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Selling indie authors in bricks-and-mortar stores

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Recently, Readings Kids bookstore in the Melbourne suburb of Carlton ran a self-published children’s books promotion. The two-month-long initiative included a feature window and an in-store display. Independent Publishing spoke to Readings Kids assistant manager Dani Solomon about the promotion and stocking self-published books.

How successful has the promotion been? Roughly how many authors have participated?

We had around 70 titles by about 50 authors participating in the promotion—I would definitely call it a success. There are things I will do a little differently next time—I’d like to be a bit better at promoting them online, for example, and I will be stricter in what I take in so I can give people a little more time. Fifty authors was a lot to juggle.

Have there been any titles in particular that readers have been really attracted to?

There have been a few! The most popular, hands down, has been My Family Doesn’t Look Like Your Family by Tenielle Stoltenkamp. It’s about different types of families and it’s clear she has used professional designers because it truly is a beautiful product. It has a textured die-cut cover (I am normally not a fan of die-cut!) and the illustrations by Go Suga are unique, playful and bright. Having a well-designed book helps immensely but the text is important too and thankfully the text in My Family Doesn’t Look Like Your Family does its cover justice.

One of our other popular titles has been My Little Friends in the Mirror by Celeste Morgan, which started its life on Pozible. It’s a board book with a mirror on every page and again it’s really well-designed and has great illustrations by Michelle Carlslund. People really are very visual when it comes to books. One of my absolute favourites, and one that I hand-sell as much as I can, is My Kind by AFL player Eddie Betts—it’s a great book about how it’s cool to be kind. He has a new one out called My People, which aims to teach kids about the Aboriginal culture, and I am very excited about it. Most of the books mentioned above we will now permanently keep in stock throughout the year as they’ve proven they can sell themselves.

What convinced you to run the program and do you think you’ll run something similar in the future?

All of our Readings stores accept consignment books throughout the year. Due to space reasons in the kids shop we are rarely able to take enough copies for every consignment book to be displayed face out. This meant a lot of our children’s indie author titles were not being sold and it seemed a shame to see some of these really great books getting lost in the noise. I felt like I could do a bit more to support the authors and decided to only take submissions twice a year. This allows me to showcase them by making sure every book gets some time on display in the window and by giving them a prominent spot in the store with signage. Our next intake starts in July. I learnt a lot from the first intake and have fine-tuned the process a bit, but I fully intend to keep our indie author program running for as long as I work here.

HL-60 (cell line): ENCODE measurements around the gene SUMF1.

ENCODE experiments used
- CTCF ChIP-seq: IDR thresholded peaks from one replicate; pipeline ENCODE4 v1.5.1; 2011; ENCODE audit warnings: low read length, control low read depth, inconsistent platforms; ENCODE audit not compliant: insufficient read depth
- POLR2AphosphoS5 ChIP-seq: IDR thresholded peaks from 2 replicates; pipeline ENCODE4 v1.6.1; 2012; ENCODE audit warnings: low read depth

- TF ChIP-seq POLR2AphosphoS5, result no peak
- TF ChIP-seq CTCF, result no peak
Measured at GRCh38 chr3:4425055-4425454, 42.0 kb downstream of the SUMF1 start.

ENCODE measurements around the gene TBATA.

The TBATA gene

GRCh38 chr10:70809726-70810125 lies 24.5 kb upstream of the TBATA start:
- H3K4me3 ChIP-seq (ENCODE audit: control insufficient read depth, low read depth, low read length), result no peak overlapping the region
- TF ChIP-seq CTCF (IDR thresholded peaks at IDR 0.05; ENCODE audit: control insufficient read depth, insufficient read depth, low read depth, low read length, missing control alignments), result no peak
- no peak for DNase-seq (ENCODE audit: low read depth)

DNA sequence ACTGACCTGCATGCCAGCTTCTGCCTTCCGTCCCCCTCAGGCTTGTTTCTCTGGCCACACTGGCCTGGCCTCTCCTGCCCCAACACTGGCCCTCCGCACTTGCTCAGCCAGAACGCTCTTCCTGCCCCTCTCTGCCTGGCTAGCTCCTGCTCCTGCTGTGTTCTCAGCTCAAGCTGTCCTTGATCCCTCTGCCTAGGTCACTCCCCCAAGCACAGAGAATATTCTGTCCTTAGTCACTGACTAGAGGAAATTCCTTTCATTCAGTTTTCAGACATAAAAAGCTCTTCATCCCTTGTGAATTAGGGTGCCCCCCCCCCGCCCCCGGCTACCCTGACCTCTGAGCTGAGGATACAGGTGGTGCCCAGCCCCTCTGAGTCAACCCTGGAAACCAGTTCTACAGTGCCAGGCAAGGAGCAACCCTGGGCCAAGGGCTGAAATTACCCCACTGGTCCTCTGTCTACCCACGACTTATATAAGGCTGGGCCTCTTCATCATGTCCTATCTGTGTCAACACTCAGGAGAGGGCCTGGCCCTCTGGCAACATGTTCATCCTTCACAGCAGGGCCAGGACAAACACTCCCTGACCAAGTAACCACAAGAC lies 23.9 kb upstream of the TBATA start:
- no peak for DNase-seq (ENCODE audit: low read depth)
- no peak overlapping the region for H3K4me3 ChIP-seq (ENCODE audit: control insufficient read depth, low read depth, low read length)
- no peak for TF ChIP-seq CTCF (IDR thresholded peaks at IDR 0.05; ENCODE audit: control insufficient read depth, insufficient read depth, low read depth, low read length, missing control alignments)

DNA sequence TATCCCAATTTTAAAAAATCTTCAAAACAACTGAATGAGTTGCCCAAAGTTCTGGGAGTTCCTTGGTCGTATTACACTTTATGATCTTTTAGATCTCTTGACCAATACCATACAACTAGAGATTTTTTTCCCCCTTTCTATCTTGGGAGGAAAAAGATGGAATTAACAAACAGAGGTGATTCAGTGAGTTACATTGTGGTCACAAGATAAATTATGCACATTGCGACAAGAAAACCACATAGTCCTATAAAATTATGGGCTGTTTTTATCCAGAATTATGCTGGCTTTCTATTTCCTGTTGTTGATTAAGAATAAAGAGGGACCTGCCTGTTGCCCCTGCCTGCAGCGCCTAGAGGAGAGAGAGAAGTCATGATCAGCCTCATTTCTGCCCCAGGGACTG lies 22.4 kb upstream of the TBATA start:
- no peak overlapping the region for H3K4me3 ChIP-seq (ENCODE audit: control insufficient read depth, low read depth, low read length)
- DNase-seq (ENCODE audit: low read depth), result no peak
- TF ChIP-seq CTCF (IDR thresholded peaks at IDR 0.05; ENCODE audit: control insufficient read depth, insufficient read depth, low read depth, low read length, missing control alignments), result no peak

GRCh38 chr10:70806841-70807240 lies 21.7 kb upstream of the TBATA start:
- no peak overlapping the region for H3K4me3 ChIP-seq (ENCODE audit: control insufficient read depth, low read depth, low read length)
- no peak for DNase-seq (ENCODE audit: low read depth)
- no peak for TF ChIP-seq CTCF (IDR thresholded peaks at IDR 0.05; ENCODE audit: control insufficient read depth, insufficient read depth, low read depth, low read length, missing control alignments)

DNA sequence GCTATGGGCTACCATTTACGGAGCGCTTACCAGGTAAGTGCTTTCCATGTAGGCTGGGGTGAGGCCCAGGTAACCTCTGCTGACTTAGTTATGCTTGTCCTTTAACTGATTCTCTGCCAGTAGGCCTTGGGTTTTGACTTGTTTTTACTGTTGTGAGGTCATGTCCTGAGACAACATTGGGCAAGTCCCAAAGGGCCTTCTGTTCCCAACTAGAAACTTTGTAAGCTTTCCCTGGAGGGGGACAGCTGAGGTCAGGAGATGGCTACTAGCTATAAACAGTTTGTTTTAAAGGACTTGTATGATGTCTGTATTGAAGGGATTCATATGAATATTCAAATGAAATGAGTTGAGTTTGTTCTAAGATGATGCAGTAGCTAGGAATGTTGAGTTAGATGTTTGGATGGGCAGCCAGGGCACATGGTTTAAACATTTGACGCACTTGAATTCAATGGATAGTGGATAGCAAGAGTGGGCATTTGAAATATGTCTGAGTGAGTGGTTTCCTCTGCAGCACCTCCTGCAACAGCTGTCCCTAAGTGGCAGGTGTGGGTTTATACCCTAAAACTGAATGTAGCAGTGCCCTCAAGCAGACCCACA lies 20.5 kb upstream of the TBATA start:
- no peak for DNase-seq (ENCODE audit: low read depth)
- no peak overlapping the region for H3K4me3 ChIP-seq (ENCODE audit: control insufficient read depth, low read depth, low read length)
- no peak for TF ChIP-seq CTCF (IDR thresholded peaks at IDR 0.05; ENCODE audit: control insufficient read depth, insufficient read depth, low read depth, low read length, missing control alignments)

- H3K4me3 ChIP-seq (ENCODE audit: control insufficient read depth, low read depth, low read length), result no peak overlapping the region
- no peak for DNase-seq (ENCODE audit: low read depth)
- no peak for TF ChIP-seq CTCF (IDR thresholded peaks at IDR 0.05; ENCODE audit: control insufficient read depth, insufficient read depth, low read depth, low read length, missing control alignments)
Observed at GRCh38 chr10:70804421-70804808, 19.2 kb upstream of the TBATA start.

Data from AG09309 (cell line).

What are the types of things that will convince you to take on a self-published author’s book?

A few things—is it well-written and well-designed? I think a lot of people underestimate how hard it is to write a good children’s book—especially a rhyming picture book. The same with illustration and design—these books need to be able to hold up in the presence of professionally written and designed books. People are a little more forgiving of indie authors of course—but not that forgiving!

Is it written by someone who has read children’s books before? It seems like an obvious thing, but it is always easy to tell when the author has not.

Does it have printing on the spine? No printing on the spine almost always equals no sales.

Does the book have a good message? It doesn’t have to be preachy or full of morals or even have a message at all, but I have had to turn down some books that have been a little misguided or old fashioned in what they were trying to say.

Is there anything you’ve noticed that successful self-published books have in common?

Without sounding too much like a broken record, well-designed and well-written books! Having said that, I am a firm believer that a good book will find a way to reach its audience and I am very proud to be a part of that process whether I’m selling professionally published books or books by indie authors.

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